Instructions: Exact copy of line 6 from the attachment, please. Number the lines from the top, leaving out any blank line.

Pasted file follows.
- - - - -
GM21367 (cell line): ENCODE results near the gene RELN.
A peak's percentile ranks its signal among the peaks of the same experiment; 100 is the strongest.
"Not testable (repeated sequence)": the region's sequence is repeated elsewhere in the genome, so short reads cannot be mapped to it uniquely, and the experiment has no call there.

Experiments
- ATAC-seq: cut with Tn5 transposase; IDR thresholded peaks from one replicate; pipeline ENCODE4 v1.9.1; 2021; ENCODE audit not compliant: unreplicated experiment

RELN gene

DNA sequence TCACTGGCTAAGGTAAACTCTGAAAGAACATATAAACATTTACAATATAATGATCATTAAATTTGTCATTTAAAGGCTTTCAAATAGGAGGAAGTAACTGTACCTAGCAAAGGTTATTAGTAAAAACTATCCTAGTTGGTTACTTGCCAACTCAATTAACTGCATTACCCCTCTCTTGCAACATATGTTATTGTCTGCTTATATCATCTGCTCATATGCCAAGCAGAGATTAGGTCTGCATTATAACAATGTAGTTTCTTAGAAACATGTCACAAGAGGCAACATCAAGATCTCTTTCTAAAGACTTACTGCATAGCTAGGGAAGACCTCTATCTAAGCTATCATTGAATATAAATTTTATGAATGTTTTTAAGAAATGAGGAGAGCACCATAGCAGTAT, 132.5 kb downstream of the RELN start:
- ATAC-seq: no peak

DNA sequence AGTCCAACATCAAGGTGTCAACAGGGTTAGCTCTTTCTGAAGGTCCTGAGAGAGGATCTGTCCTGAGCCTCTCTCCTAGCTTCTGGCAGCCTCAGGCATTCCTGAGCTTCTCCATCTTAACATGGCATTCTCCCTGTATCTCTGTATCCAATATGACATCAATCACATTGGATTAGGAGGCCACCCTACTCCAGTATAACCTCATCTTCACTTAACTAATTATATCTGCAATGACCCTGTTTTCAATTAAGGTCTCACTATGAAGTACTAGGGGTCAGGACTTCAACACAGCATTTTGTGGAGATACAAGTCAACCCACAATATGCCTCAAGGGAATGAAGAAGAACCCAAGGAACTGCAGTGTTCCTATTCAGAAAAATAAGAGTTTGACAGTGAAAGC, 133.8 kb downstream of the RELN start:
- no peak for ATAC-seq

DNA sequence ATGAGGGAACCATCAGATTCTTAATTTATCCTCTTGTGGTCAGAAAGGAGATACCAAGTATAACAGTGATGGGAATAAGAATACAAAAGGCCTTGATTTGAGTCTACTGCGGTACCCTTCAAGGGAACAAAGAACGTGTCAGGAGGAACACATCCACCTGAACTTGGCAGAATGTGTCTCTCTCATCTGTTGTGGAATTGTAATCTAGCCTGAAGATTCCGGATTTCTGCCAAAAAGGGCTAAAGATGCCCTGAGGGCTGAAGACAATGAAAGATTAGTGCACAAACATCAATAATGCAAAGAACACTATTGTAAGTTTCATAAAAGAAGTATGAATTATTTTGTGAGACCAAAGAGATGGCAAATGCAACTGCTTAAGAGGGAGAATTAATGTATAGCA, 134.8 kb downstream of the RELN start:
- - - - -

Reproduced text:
RELN gene